We shall be returning to the issue of imperial-only height and width restrictions in our next article, to be posted on 22 April, and we will see how the thinking of politicians and the DfT is now slowly moving towards a more foresighted approach.
10 thoughts on “An insight into recent thinking at the DfT”
One thing that might change the thinking at the DfT is if voters decide to leave the EU in the upcoming referendum.
If that happens, some sources say David Cameron would have to step down as PM. Who might replace him? How might that PM reshuffle their cabinet (including the person who heads up the DfT)?
Moreover, Scots are much more likely to vote to stay in the EU. What if the SNP decides to hold another referendum on leaving the UK and that gets approved as part of a backlash against the English vote to leave? Would Scotland likely end up converting their road signs to metric as the Irish did?
Such a move would leave what is left of the UK with two land borders with countries where the road signs are all metric. Moreover, the one with Scotland would be crossed over by many English folks on a regular basis (unlike the land border with the Irish Republic). Would that put more pressure on the DfT to convert road signs, especially if Scotland does it at a reasonable cost (thus nullifying the inflated estimates that the DfT has been using for road sign conversion to metric)?
The knock-on effect of a Brexit could have some interesting implications for metrication of the UK in addition to the direct effects of the UK leaving the EU.
It won’t be long now until we find out!
I wonder if the DfT would even allow Northern Ireland to convert their road signs to metric based on the recommendation of Sinn Fein:
(See the last paragraph of the article.)
Ezra Steinberg says: 2016-04-25 at 22:21
The very fact that it has even been mentioned in public is a very big step forward.
Let us see if there is any significant response, for or against, from the other side of the border.
As far as I am aware, the units displayed on road signs in Northern Ireland are not a ‘devolved’ matter, meaning that any decision to change them would have to come from the central government at Westminster.
So, are road signs devolved in Scotland?
I don’t believe the units on signs (as opposed to the physical shape or size of signs) are devolved anywhere in Scotland, N Ireland or Wales. Correct me please, someone, if I am wrong.
The quoted correspondence tells us a lot about the UK permanent civil service’s dislike of being told what to do by those not entirely under their own thumb or easily manipulated by themselves. I would be willing to bet that this includes the UK electorate and excludes UK politicians. It doesn’t really reveal any particularly strong views against metric road signs, which I suspect is also true of most UK road users. All the `command the support’ stuff is just attempted displacement and a smokescreen. The public don’t overwhelmingly support rail re-franchisement cock-ups or paying gold-plated wages to a thoroughly incompetent and pointless bureaucratic class, etc.—but that has never stopped DFT from eagerly pursuing those…
It wouldn’t surprise me to discover that DFT wastes something like GBP 2M per day on staff costs alone, despite its paucity of output and risible rate of work. If Philip Hammond really cared about saving this amount of money, he could have just given all the dead wood a day off without pay and hardly anyone would have even noticed they weren’t there. Shamefully, this wasn’t the most stupid statement he made during his short time at DFT!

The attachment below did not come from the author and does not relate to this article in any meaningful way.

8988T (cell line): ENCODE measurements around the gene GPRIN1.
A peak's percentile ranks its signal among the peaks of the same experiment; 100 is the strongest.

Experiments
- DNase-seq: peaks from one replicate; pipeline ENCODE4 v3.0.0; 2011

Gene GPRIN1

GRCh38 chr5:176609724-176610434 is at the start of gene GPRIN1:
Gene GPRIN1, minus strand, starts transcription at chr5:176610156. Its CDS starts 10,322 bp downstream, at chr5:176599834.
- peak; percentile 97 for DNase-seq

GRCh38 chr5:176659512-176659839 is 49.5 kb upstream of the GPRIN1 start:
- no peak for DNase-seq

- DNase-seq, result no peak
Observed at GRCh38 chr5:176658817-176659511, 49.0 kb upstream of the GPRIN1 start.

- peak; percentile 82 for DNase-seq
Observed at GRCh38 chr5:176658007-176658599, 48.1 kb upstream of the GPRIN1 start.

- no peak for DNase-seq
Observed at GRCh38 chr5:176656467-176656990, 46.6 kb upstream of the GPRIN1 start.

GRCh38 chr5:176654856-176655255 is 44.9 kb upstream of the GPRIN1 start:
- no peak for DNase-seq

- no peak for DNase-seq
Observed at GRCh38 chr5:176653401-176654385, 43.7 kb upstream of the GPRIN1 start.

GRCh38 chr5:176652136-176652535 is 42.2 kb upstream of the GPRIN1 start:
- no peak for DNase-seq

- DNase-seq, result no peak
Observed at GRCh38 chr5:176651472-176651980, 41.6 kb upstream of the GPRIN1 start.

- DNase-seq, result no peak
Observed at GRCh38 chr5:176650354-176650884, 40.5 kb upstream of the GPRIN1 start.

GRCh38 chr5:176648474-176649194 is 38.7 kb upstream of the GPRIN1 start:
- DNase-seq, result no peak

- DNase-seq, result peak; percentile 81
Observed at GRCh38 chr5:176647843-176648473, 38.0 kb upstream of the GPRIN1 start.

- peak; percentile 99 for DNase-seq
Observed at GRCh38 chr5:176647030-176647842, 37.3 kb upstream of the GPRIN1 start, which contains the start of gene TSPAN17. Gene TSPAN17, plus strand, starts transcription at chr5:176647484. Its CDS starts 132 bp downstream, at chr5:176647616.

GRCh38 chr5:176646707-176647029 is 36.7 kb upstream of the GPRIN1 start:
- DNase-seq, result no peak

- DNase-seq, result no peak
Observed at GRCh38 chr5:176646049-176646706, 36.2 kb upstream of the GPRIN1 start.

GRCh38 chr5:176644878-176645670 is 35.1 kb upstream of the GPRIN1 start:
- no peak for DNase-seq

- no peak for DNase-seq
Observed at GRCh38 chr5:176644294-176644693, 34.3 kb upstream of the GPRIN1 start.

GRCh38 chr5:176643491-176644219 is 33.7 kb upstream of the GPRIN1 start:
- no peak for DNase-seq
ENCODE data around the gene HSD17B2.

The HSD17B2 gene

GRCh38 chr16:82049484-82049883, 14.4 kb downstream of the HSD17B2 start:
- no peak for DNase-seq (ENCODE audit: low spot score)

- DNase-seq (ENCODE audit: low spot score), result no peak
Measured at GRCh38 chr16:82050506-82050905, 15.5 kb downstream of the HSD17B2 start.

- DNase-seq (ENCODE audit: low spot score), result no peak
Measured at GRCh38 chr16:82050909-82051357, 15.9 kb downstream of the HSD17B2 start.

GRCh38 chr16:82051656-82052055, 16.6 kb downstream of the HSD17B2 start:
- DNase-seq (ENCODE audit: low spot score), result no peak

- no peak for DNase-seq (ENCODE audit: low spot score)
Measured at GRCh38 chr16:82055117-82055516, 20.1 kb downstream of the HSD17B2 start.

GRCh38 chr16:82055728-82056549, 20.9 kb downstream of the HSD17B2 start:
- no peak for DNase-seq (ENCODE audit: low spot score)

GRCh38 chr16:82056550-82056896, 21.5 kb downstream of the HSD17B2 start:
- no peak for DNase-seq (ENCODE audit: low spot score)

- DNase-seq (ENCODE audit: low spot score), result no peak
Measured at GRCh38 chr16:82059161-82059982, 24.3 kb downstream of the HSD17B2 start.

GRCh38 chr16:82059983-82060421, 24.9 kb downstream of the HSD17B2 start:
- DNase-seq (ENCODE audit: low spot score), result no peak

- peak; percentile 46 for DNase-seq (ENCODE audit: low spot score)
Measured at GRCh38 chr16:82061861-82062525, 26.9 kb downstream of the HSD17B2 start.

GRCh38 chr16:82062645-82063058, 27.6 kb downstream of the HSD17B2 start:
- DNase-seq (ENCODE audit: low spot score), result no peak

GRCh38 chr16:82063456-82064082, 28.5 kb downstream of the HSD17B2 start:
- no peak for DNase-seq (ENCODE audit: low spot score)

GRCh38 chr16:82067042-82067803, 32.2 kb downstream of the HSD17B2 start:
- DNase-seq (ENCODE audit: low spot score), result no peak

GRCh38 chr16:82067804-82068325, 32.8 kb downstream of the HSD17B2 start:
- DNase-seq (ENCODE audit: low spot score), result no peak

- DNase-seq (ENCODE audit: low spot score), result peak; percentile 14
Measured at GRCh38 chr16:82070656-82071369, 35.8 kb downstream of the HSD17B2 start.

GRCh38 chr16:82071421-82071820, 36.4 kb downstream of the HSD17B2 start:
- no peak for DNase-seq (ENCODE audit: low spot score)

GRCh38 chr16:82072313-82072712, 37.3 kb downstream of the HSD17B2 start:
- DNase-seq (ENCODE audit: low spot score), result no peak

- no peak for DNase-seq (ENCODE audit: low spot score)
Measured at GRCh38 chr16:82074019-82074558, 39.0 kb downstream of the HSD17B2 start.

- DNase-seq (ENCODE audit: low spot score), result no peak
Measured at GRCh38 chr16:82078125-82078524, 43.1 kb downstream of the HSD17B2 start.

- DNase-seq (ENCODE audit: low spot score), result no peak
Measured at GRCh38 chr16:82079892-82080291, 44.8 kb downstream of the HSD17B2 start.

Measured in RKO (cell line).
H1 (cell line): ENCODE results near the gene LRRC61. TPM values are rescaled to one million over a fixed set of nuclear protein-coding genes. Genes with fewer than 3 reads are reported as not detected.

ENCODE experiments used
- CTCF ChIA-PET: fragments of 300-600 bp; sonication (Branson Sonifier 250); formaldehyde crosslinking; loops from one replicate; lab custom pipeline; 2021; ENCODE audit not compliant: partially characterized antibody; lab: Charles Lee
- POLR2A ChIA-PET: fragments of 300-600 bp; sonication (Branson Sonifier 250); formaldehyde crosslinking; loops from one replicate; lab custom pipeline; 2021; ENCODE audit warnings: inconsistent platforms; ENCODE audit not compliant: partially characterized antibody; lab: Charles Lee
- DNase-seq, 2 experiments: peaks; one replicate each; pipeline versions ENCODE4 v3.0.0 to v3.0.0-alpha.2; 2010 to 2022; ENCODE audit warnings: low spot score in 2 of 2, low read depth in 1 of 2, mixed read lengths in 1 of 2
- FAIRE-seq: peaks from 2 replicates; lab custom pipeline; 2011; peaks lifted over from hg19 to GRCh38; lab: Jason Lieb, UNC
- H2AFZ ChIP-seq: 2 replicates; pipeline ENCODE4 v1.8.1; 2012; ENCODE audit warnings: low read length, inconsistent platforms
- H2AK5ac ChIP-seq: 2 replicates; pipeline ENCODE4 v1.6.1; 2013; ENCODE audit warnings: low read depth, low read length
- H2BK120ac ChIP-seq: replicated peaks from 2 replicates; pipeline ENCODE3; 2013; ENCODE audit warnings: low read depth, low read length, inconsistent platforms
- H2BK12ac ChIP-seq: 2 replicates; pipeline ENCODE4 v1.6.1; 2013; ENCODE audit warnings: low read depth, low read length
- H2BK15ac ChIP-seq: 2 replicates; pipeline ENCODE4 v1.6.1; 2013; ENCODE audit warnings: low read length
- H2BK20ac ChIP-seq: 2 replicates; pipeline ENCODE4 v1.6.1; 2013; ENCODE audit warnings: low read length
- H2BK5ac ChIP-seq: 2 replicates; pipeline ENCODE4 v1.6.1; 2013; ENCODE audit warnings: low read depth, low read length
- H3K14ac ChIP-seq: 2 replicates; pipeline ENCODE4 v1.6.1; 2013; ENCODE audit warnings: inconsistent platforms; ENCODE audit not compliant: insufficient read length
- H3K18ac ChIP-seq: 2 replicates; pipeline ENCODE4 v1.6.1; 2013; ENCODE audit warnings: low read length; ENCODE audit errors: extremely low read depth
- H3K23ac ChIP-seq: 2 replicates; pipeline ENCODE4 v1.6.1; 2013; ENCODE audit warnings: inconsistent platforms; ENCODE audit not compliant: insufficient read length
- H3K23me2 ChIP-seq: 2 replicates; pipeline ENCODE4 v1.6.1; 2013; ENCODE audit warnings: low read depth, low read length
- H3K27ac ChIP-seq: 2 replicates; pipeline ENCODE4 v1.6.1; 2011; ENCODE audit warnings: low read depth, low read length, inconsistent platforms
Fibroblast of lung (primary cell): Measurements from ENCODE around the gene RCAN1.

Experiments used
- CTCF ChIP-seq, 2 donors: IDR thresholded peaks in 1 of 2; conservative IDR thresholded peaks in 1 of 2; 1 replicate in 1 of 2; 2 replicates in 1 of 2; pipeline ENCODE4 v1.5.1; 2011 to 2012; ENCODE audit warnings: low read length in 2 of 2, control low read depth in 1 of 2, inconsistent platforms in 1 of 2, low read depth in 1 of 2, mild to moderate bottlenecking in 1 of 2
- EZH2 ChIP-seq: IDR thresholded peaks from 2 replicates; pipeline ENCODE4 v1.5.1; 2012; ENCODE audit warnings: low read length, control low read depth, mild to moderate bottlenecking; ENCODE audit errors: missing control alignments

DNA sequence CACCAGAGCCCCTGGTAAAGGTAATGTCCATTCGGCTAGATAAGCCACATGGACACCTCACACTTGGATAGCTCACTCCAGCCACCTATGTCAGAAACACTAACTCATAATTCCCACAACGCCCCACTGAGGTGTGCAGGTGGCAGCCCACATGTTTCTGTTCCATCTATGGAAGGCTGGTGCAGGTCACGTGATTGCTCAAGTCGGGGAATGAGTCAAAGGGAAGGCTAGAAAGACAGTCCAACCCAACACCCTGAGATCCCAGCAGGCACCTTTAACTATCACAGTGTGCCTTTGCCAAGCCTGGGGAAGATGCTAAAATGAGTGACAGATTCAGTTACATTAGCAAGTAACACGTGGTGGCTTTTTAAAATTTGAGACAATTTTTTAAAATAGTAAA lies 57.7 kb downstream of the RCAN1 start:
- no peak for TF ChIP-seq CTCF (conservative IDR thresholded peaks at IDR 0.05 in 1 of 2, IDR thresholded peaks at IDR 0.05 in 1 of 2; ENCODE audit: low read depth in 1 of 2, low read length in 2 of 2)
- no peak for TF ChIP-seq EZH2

For DFT’s claim about a one-off replacement of [some] road signs to have any credibility whatsoever, then they must surely also be implying that all of the highway authorities in aggregate are already spending proportionately eye-watering amounts of money on the much larger number of signs that they replace anyway. If so; this ineluctably tends to suggest that road sign replacement is ripe for privatisation under a Thatcherite government. If UKMA doesn’t do so first, I might well bid for the contract myself and throw in metrication of road signs `for free’ and trouser the excess in subsequent years. Did the correspondence mention any objections in principle to doing the requisite 10 minute search-and-replace on TSRGD/ TSM?
So what are we to make of this part of the “Transport in Scotland” briefing paper of November, 2015 from the House of Commons library?
“The most recent proposals for further devolution are a consequence of a
commitment made by the three main unionist party leaders prior to the
Scottish independence referendum in September 2014, in the event of a
No vote. After the referendum, which did deliver a No, Prime Minister
David Cameron set up a Commission under Lord Smith of Kelvin (the
Smith Commission), to reach an agreement among all the parties in the
Scottish Parliament. The Smith Commission published its final report in
November 2014. In terms of transport, it recommended that a public
sector operator be permitted to bid for the Scotrail franchise; giving the
Scottish Government the power to set speed limits in Scotland and to
make its own road signs; devolving the functions of the British Transport
Police; and giving the Scottish Government a formal consultative role on
the Maritime and Coastguard Agency and the Northern Lighthouse
Board, with respect to their activities in Scotland.”
My reading of this is that Scotland can replace Imperial road signs (speed limits and distance signs) with metric signs if they choose to do so even now. Moreover, a vote for Brexit where most of the “Yes” votes come from England and Scotland votes overwhelmingly “No” will ignite a furour amongst the Scots (and the SNP) that could very well lead to a successful referendum to leave the UK and become an independent member state of the EU. At that point road signs are likely to be converted to metric in a manner similar to what the Irish Republic did not that long ago (and whose success is likely to spur the Scots on) in order to both heighten both the appearance and the reality of a Scotland that has left England behind and fully joined forces with the EU.
@Ezra, @Jake – My reading of the Northern Ireland Act tells me that in Northern Ireland units of measurement are a reserved matter. This means that Stormont is at liberty to pass legislation regarding units of measure, but the the Northern Ireland Minister (NOT the Department for Transport) has the power to override Stormont on such matters.
Now that I’ve re-read the posts, I see that the briefing paper I quote from only says that the Smith Commission recommended certain powers devolve to Scotland. Has Westminster approved any of these recommendations (in particular, the one that would let Scotland make its own road signs)?